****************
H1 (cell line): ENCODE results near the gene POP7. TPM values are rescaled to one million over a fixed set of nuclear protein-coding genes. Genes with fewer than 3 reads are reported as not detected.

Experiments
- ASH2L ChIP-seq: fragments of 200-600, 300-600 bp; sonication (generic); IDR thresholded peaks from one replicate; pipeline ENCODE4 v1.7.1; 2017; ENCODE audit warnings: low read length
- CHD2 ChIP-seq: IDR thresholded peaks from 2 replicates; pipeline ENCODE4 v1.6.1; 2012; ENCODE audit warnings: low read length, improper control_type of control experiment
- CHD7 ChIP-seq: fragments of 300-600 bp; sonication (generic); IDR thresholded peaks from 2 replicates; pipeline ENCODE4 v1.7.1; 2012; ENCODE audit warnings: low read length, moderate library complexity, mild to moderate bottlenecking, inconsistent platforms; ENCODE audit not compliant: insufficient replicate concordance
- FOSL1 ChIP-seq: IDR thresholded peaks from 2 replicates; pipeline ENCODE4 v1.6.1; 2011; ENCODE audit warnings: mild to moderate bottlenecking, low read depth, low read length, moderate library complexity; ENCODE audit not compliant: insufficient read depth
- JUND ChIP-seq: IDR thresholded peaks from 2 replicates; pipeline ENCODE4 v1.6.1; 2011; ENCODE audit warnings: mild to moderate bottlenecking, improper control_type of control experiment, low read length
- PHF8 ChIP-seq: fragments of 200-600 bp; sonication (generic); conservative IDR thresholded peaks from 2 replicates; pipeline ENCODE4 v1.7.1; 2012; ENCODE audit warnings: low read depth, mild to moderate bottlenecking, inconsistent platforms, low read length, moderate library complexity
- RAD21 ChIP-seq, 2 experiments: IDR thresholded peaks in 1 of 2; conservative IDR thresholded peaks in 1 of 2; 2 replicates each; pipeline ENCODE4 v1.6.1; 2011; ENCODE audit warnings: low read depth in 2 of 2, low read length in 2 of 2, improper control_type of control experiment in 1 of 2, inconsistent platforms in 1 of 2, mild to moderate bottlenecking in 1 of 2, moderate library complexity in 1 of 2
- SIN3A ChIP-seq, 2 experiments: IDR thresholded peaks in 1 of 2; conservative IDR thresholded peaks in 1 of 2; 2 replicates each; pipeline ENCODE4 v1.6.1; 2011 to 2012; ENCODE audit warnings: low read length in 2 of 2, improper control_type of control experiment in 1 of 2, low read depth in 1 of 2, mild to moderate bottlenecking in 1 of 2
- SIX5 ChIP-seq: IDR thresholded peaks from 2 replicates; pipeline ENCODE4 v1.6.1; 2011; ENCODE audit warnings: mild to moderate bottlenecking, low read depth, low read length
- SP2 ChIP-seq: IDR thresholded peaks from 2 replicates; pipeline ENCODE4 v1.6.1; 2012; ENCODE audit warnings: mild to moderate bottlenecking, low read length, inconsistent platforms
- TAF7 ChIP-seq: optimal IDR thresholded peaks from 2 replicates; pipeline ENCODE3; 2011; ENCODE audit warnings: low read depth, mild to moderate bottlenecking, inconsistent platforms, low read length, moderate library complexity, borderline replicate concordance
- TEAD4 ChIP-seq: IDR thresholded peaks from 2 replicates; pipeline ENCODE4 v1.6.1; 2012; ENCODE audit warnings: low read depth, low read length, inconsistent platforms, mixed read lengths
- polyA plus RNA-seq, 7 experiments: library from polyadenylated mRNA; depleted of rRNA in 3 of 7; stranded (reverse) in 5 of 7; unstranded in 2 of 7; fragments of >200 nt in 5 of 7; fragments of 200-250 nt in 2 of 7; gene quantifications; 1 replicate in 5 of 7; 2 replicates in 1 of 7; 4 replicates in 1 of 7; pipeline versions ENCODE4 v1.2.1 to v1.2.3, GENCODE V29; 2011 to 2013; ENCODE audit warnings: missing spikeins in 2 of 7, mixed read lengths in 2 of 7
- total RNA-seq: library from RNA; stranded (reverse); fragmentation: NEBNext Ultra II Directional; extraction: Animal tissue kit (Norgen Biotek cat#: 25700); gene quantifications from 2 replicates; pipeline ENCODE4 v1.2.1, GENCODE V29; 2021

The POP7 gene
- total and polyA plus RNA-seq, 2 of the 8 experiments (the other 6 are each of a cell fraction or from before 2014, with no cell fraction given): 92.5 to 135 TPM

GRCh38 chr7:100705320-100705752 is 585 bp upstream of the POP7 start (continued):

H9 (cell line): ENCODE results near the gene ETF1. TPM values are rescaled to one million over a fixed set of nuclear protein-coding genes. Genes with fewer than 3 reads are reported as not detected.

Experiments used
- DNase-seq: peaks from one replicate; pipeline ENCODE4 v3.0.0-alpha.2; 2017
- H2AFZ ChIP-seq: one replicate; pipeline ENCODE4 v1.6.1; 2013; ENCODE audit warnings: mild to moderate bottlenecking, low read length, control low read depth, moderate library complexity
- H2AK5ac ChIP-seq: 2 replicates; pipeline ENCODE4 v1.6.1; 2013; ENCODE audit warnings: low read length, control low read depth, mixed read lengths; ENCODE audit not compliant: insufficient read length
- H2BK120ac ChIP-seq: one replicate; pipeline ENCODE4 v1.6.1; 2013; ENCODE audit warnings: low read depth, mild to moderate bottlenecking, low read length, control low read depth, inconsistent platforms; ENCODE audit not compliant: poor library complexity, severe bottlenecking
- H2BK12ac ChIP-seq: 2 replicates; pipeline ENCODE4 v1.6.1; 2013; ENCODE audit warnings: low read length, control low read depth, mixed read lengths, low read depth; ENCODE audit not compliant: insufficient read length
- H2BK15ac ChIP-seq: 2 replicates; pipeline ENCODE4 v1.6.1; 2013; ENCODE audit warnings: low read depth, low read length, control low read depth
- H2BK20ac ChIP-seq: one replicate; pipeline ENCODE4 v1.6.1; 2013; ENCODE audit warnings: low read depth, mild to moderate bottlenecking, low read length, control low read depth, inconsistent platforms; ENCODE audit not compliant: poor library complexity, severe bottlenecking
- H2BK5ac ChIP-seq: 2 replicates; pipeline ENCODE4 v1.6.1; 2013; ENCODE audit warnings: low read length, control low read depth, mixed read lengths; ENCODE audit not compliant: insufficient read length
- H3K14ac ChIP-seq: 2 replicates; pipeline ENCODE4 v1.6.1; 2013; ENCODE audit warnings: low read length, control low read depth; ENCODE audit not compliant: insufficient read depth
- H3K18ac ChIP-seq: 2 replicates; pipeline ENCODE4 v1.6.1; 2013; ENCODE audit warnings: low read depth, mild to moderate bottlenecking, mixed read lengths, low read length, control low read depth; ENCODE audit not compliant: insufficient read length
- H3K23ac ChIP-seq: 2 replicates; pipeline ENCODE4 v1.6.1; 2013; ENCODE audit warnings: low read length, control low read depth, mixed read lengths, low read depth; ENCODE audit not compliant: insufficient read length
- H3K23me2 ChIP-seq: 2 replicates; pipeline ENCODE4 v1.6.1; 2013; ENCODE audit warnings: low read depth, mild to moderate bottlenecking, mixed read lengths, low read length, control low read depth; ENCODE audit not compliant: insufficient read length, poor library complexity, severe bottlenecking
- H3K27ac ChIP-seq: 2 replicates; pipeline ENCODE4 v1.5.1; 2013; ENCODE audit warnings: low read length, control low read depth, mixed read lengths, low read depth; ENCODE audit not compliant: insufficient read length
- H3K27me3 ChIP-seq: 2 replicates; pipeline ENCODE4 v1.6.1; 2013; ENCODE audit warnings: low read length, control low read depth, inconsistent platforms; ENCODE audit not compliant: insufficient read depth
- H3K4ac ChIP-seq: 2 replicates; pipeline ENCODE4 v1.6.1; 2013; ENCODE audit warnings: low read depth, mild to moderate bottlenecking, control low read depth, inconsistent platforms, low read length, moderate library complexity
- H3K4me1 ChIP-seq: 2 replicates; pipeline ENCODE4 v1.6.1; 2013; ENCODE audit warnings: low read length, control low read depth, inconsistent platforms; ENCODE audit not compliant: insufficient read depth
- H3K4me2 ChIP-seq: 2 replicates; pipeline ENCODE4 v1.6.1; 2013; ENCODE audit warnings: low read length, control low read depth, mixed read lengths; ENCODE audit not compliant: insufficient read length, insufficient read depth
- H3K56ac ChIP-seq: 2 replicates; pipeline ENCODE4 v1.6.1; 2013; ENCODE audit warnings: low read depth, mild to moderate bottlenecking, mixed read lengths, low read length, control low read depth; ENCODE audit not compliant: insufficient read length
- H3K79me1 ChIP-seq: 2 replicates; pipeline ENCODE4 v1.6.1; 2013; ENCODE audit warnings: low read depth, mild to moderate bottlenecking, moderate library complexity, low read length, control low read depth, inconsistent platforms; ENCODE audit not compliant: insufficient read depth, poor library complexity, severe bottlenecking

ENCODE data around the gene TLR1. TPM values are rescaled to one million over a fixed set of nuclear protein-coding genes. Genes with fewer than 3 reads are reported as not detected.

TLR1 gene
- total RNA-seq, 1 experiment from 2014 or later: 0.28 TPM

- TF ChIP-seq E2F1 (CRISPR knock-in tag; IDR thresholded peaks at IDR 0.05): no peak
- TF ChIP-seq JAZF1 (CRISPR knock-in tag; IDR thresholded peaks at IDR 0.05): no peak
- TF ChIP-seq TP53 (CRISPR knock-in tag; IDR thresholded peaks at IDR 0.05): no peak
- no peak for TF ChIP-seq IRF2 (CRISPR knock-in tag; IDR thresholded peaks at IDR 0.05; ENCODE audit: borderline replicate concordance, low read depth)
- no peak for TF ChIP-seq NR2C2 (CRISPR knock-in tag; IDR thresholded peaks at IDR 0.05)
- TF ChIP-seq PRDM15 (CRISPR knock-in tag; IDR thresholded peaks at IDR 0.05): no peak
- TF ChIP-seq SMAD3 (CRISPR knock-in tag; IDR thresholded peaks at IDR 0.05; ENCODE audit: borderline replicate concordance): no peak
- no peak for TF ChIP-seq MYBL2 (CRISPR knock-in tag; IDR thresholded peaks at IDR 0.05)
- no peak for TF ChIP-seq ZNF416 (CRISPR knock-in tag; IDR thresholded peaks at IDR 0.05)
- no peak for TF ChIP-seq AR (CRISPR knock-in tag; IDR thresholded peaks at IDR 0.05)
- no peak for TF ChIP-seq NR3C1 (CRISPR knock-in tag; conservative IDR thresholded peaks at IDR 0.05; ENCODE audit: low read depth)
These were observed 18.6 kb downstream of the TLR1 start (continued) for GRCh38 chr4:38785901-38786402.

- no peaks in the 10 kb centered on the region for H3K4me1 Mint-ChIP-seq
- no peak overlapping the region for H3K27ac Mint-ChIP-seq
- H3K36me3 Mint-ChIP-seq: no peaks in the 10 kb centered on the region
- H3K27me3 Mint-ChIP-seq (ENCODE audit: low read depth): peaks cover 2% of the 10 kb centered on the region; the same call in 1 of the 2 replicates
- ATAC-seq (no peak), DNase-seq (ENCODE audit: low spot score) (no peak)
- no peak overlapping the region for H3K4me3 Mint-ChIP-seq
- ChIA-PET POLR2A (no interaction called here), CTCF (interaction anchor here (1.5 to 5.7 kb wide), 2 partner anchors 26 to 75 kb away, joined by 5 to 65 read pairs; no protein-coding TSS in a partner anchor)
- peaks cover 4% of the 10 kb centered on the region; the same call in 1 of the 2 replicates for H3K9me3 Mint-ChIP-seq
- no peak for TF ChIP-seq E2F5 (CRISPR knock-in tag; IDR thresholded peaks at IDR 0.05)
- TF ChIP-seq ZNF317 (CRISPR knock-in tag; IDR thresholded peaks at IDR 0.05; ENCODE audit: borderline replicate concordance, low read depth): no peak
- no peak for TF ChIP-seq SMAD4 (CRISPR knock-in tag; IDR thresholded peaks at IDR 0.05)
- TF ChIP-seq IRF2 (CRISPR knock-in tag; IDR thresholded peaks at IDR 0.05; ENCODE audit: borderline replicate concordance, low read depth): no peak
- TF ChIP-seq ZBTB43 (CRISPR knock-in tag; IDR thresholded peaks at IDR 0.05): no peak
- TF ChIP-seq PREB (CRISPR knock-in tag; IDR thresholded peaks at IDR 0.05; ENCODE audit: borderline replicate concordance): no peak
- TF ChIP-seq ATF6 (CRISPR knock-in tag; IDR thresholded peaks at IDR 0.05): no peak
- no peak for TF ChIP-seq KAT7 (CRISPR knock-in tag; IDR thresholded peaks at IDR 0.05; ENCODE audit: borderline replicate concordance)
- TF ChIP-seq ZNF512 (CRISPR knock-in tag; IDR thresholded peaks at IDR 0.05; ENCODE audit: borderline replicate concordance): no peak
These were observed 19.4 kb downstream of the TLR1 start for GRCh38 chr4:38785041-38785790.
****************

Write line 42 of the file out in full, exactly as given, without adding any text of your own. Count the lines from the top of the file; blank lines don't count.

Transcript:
TLR1 gene